Many marine biology studies depend on field work on ships or remote sampling locations where sophisticated sample preservation techniques (e.g., high-pressure freezing) are often limited or unavailable. Our aim was to optimize the ultrastructural preservation of marine invertebrates, especially when working in the field. To achieve chemically-fixed material of the highest quality, we compared the resulting ultrastructure of gill tissue of the mussel Mytilus edulis when fixed with differently buffered EM fixatives for marine specimens (seawater, cacodylate and phosphate buffer) and a new fixative formulation with the non-toxic PHEM buffer (PIPES, HEPES, EGTA and MgCl2). All buffers were adapted for immersion fixation to form an isotonic fixative in combination with 2.5% glutaraldehyde. We showed that PHEM buffer based fixatives resulted in equal or better ultrastructure preservation when directly compared to routine standard fixatives. These results were also reproducible when extending the PHEM buffered fixative to the fixation of additional different marine invertebrate species, which also displayed excellent ultrastructural detail. We highly recommend the usage of PHEM-buffered fixation for the fixation of marine invertebrates. PMID:27069800

  2. Improved ultrastructure of marine invertebrates using non-toxic buffers.

    PubMed

    Montanaro, Jacqueline; Gruber, Daniela; Leisch, Nikolaus

    2016-01-01

    Many marine biology studies depend on field work on ships or remote sampling locations where sophisticated sample preservation techniques (e.g., high-pressure freezing) are often limited or unavailable. Our aim was to optimize the ultrastructural preservation of marine invertebrates, especially when working in the field. To achieve chemically-fixed material of the highest quality, we compared the resulting ultrastructure of gill tissue of the mussel Mytilus edulis when fixed with differently buffered EM fixatives for marine specimens (seawater, cacodylate and phosphate buffer) and a new fixative formulation with the non-toxic PHEM buffer (PIPES, HEPES, EGTA and MgCl2). All buffers were adapted for immersion fixation to form an isotonic fixative in combination with 2.5% glutaraldehyde. We showed that PHEM buffer based fixatives resulted in equal or better ultrastructure preservation when directly compared to routine standard fixatives. These results were also reproducible when extending the PHEM buffered fixative to the fixation of additional different marine invertebrate species, which also displayed excellent ultrastructural detail. We highly recommend the usage of PHEM-buffered fixation for the fixation of marine invertebrates. PMID:27069800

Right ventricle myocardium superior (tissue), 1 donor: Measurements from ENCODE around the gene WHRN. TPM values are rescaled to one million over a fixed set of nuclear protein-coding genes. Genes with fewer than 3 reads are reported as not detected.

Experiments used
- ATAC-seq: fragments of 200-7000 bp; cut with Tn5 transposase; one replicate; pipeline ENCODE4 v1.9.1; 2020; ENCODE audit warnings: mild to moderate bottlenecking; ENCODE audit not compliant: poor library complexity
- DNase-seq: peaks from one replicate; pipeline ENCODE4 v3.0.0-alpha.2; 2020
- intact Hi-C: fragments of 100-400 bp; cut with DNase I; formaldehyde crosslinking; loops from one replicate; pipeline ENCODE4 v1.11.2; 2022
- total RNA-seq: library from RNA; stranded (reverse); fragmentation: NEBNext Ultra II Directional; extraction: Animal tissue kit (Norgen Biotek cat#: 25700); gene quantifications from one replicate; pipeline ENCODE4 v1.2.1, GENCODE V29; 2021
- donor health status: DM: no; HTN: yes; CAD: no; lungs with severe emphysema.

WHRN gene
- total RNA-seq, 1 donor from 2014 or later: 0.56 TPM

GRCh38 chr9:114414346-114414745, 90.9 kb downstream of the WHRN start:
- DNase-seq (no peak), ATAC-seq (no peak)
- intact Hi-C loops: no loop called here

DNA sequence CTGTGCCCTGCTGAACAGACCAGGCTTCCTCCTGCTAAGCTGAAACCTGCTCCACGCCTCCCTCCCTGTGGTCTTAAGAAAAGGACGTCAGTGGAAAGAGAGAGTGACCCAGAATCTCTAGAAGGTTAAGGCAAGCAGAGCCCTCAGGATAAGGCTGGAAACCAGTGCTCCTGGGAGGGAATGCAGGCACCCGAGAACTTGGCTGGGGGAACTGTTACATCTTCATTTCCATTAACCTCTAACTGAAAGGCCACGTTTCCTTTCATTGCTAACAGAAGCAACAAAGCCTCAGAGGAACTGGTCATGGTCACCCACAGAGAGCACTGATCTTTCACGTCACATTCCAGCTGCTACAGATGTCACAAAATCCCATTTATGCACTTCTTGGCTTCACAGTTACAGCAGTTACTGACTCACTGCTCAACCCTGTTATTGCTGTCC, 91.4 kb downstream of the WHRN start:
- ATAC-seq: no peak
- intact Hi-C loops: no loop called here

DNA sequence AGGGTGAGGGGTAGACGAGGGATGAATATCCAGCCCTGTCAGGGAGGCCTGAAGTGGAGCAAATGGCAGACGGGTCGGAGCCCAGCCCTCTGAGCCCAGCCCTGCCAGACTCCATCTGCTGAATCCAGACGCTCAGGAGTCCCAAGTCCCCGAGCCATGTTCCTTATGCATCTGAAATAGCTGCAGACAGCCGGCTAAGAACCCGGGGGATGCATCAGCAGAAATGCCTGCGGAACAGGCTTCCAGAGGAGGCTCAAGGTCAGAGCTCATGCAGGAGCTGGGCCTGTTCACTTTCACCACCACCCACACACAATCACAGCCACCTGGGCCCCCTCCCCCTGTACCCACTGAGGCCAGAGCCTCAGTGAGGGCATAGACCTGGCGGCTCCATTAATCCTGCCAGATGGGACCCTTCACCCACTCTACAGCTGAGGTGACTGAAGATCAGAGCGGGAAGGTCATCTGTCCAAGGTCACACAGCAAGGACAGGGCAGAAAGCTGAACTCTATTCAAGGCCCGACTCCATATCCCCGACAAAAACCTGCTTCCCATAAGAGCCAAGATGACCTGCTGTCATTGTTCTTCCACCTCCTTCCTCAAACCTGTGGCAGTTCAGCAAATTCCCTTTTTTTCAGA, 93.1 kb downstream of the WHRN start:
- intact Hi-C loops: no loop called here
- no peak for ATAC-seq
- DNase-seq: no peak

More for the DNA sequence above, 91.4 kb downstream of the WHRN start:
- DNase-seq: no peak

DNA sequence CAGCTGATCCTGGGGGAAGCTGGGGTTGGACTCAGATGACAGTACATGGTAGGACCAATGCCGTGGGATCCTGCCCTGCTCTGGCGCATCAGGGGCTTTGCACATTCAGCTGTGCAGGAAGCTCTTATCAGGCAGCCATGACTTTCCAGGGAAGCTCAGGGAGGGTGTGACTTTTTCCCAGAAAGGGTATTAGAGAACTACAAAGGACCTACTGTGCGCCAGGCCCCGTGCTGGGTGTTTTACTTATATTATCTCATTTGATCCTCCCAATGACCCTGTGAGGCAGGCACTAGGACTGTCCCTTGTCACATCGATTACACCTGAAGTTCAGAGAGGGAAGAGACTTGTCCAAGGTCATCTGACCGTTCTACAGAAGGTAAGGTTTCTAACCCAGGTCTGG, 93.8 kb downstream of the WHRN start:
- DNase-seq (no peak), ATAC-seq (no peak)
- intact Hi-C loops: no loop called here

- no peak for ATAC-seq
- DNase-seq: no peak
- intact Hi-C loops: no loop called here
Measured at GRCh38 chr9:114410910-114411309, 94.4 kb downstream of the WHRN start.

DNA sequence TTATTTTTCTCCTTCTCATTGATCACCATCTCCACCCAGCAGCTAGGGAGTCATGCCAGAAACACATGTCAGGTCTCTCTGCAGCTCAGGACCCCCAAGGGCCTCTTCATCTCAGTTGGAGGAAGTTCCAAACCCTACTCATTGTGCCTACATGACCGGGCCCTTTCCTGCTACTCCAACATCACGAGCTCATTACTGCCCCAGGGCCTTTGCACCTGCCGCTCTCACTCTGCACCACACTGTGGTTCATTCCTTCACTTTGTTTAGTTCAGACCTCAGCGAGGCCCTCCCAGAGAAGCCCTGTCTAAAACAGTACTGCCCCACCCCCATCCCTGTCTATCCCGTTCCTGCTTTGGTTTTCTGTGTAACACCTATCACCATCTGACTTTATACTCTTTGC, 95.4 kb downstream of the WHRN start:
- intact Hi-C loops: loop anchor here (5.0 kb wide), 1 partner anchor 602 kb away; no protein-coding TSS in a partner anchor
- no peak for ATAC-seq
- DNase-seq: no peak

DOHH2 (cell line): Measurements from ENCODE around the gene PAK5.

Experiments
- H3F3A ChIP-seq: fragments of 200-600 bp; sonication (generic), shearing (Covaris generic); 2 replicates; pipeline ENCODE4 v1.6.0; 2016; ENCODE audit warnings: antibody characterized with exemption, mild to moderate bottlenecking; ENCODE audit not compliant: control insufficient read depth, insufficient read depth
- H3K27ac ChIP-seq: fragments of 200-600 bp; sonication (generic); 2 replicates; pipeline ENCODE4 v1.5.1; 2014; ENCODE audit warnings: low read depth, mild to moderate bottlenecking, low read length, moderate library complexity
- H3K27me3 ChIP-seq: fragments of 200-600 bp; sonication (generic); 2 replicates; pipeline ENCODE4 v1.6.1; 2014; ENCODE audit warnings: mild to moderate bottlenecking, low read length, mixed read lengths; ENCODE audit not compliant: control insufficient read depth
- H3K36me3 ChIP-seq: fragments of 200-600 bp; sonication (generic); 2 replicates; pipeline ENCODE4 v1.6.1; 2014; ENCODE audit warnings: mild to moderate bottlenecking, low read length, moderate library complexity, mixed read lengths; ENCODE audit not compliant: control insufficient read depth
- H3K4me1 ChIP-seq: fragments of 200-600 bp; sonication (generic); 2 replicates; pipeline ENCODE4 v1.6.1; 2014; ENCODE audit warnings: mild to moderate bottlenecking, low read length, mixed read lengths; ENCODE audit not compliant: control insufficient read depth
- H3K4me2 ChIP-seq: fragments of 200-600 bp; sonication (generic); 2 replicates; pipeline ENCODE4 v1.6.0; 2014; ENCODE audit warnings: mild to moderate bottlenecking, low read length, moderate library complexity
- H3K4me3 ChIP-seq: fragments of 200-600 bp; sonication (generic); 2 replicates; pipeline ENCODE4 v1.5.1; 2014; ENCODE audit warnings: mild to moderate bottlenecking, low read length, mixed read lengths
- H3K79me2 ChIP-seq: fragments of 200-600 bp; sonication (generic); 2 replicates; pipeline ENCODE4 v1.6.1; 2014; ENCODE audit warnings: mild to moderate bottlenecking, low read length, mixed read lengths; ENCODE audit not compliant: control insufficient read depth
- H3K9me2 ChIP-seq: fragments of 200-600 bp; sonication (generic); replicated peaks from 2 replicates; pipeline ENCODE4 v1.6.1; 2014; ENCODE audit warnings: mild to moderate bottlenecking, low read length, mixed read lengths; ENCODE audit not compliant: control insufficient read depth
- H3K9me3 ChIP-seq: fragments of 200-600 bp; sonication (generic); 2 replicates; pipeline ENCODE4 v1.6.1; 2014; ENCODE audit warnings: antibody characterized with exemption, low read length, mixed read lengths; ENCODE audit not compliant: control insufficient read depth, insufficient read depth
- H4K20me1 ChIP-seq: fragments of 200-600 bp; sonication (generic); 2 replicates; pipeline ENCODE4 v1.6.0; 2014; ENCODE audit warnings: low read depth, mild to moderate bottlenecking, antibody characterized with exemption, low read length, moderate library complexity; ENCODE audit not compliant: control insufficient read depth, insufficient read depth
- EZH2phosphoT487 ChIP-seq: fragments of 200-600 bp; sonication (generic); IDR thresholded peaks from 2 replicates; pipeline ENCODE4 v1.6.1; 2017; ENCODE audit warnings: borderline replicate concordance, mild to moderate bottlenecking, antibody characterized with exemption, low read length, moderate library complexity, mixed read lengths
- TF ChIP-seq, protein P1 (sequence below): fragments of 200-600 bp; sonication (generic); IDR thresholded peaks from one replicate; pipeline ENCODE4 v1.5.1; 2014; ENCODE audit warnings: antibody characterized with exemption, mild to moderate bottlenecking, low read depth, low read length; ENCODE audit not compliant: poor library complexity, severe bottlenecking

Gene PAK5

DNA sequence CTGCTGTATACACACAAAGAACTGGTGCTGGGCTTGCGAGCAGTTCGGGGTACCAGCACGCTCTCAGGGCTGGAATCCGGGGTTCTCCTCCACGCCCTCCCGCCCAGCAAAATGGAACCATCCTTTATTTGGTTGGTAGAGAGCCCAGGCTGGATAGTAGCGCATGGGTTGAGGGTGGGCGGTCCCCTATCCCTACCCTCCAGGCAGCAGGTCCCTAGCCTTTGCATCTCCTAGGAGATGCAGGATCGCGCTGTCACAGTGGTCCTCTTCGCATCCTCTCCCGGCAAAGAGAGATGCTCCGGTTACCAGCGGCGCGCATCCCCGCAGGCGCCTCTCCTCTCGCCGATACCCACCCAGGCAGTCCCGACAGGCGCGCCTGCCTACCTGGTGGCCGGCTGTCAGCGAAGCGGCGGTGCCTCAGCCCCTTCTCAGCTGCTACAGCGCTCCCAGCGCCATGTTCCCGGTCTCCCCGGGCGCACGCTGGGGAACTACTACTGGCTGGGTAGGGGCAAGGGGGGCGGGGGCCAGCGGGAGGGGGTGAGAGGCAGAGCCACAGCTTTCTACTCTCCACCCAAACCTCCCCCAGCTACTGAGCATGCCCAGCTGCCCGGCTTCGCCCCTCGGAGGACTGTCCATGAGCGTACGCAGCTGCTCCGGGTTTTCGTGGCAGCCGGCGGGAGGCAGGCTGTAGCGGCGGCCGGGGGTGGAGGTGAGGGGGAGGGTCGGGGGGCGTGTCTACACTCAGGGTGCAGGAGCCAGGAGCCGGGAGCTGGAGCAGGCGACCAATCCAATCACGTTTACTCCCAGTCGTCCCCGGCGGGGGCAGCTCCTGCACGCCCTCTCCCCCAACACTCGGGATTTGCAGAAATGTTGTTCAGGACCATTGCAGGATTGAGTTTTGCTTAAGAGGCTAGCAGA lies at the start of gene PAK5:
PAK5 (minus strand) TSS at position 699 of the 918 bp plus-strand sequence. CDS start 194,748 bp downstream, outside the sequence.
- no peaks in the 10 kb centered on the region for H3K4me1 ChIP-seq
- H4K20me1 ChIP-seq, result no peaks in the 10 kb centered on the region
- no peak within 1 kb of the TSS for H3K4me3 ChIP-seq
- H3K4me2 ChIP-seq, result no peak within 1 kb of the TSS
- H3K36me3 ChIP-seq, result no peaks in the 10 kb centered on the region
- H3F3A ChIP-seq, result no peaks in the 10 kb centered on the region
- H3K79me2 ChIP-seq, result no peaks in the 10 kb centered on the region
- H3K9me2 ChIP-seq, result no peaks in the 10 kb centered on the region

3. Electrodialytic membrane suppressors for ion chromatography make programmable buffer generators.

    PubMed

    Chen, Yongjing; Srinivasan, Kannan; Dasgupta, Purnendu K

    2012-01-01

    The use of buffer solutions is immensely important in a great variety of disciplines. The generation of continuous pH gradients in flow systems plays an important role in the chromatographic separation of proteins, high-throughput pK(a) determinations, etc. We demonstrate here that electrodialytic membrane suppressors used in ion chromatography can be used to generate buffers. The generated pH, computed from first principles, agrees well with measured values. We demonstrate the generation of phosphate and citrate buffers using a cation-exchange membrane (CEM) -based anion suppressor and Tris and ethylenediamine buffers using an anion-exchange membrane (AEM) -based cation suppressor. Using a mixture of phosphate, citrate, and borate as the buffering ions and using a CEM suppressor, we demonstrate the generation of a highly reproducible (avg RSD 0.20%, n = 3), temporally linear (pH 3.0-11.9, r(2) > 0.9996), electrically controlled pH gradient. With butylamine and a large concentration (0.5 M) of added NaCl, we demonstrate a similar linear pH gradient of large range with a near-constant ionic strength. We believe that this approach will be of value for the generation of eluents in the separation of proteins and other biomolecules and in online process titrations. PMID:22103670

  4. First characterization of extremely halophilic 2-deoxy-D-ribose-5-phosphate aldolase.

    PubMed

    Ohshida, Tatsuya; Hayashi, Junji; Satomura, Takenori; Kawakami, Ryushi; Ohshima, Toshihisa; Sakuraba, Haruhiko

    2016-10-01

    2-Deoxy-d-ribose-5-phosphate aldolase (DERA) catalyzes the aldol reaction between two aldehydes and is thought to be a potential biocatalyst for the production of a variety of stereo-specific materials. A gene encoding DERA from the extreme halophilic archaeon, Haloarcula japonica, was overexpressed in Escherichia coli. The gene product was successfully purified, using procedures based on the protein's halophilicity, and characterized. The expressed enzyme was stable in a buffer containing 2 M NaCl and exhibited high thermostability, retaining more than 90% of its activity after heating at 70 °C for 10 min. The enzyme was also tolerant to high concentrations of organic solvents, such as acetonitrile and dimethylsulfoxide. Moreover, H. japonica DERA was highly resistant to a high concentration of acetaldehyde and retained about 35% of its initial activity after 5-h' exposure to 300 mM acetaldehyde at 25 °C, the conditions under which E. coli DERA is completely inactivated. The enzyme exhibited much higher activity at 25 °C than the previously characterized hyperthermophilic DERAs (Sakuraba et al., 2007). Our results suggest that the extremely halophilic DERA has high potential to serve as a biocatalyst in organic syntheses. This is the first description of the biochemical characterization of a halophilic DERA. PMID:27215670